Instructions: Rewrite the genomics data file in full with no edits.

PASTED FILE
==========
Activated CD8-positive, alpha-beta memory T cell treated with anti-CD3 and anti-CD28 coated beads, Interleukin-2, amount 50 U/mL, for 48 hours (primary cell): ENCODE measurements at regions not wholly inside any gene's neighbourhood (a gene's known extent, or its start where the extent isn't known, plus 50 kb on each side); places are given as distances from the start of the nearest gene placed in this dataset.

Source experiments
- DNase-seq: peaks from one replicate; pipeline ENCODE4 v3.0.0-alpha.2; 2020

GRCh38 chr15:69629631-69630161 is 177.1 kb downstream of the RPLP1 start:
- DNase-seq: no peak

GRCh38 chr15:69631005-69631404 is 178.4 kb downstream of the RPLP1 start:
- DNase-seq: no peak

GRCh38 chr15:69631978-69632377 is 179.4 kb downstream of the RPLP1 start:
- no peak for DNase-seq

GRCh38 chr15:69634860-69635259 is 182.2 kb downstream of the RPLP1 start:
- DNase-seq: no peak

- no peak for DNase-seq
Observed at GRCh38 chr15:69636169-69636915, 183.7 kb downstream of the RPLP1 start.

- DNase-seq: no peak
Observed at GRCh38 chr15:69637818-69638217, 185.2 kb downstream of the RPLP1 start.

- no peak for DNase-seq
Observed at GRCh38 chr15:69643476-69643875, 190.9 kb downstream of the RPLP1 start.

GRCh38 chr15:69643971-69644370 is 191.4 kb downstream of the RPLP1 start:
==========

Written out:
Activated CD8-positive, alpha-beta memory T cell treated with anti-CD3 and anti-CD28 coated beads, Interleukin-2, amount 50 U/mL, for 48 hours (primary cell): ENCODE measurements at regions not wholly inside any gene's neighbourhood (a gene's known extent, or its start where the extent isn't known, plus 50 kb on each side); places are given as distances from the start of the nearest gene placed in this dataset.

Source experiments
- DNase-seq: peaks from one replicate; pipeline ENCODE4 v3.0.0-alpha.2; 2020

GRCh38 chr15:69629631-69630161 is 177.1 kb downstream of the RPLP1 start:
- DNase-seq: no peak

GRCh38 chr15:69631005-69631404 is 178.4 kb downstream of the RPLP1 start:
- DNase-seq: no peak

GRCh38 chr15:69631978-69632377 is 179.4 kb downstream of the RPLP1 start:
- no peak for DNase-seq

GRCh38 chr15:69634860-69635259 is 182.2 kb downstream of the RPLP1 start:
- DNase-seq: no peak

- no peak for DNase-seq
Observed at GRCh38 chr15:69636169-69636915, 183.7 kb downstream of the RPLP1 start.

- DNase-seq: no peak
Observed at GRCh38 chr15:69637818-69638217, 185.2 kb downstream of the RPLP1 start.

- no peak for DNase-seq
Observed at GRCh38 chr15:69643476-69643875, 190.9 kb downstream of the RPLP1 start.

GRCh38 chr15:69643971-69644370 is 191.4 kb downstream of the RPLP1 start: